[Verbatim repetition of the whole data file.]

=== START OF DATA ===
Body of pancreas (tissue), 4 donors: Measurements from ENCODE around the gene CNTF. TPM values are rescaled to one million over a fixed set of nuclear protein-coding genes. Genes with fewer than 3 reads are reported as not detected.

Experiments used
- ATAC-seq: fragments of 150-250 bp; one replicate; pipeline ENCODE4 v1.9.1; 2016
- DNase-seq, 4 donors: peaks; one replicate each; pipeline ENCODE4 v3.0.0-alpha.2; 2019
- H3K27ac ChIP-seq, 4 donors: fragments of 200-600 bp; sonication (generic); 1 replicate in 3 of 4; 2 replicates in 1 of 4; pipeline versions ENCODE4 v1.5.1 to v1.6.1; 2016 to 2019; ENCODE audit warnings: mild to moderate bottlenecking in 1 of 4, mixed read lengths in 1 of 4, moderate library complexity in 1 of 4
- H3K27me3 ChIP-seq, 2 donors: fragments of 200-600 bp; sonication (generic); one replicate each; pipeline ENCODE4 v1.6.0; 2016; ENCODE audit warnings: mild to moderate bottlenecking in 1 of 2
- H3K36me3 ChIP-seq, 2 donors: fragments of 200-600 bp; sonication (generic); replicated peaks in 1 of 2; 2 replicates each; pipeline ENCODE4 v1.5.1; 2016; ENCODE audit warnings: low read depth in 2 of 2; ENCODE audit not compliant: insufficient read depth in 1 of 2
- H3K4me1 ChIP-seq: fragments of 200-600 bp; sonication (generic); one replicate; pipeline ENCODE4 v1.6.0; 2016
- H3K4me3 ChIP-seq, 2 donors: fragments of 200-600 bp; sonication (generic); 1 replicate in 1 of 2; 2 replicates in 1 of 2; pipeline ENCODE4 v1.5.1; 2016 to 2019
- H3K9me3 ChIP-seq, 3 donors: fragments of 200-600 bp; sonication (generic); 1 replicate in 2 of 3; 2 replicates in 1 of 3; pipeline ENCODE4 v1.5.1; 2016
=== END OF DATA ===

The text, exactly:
Body of pancreas (tissue), 4 donors: Measurements from ENCODE around the gene CNTF. TPM values are rescaled to one million over a fixed set of nuclear protein-coding genes. Genes with fewer than 3 reads are reported as not detected.

Experiments used
- ATAC-seq: fragments of 150-250 bp; one replicate; pipeline ENCODE4 v1.9.1; 2016
- DNase-seq, 4 donors: peaks; one replicate each; pipeline ENCODE4 v3.0.0-alpha.2; 2019
- H3K27ac ChIP-seq, 4 donors: fragments of 200-600 bp; sonication (generic); 1 replicate in 3 of 4; 2 replicates in 1 of 4; pipeline versions ENCODE4 v1.5.1 to v1.6.1; 2016 to 2019; ENCODE audit warnings: mild to moderate bottlenecking in 1 of 4, mixed read lengths in 1 of 4, moderate library complexity in 1 of 4
- H3K27me3 ChIP-seq, 2 donors: fragments of 200-600 bp; sonication (generic); one replicate each; pipeline ENCODE4 v1.6.0; 2016; ENCODE audit warnings: mild to moderate bottlenecking in 1 of 2
- H3K36me3 ChIP-seq, 2 donors: fragments of 200-600 bp; sonication (generic); replicated peaks in 1 of 2; 2 replicates each; pipeline ENCODE4 v1.5.1; 2016; ENCODE audit warnings: low read depth in 2 of 2; ENCODE audit not compliant: insufficient read depth in 1 of 2
- H3K4me1 ChIP-seq: fragments of 200-600 bp; sonication (generic); one replicate; pipeline ENCODE4 v1.6.0; 2016
- H3K4me3 ChIP-seq, 2 donors: fragments of 200-600 bp; sonication (generic); 1 replicate in 1 of 2; 2 replicates in 1 of 2; pipeline ENCODE4 v1.5.1; 2016 to 2019
- H3K9me3 ChIP-seq, 3 donors: fragments of 200-600 bp; sonication (generic); 1 replicate in 2 of 3; 2 replicates in 1 of 3; pipeline ENCODE4 v1.5.1; 2016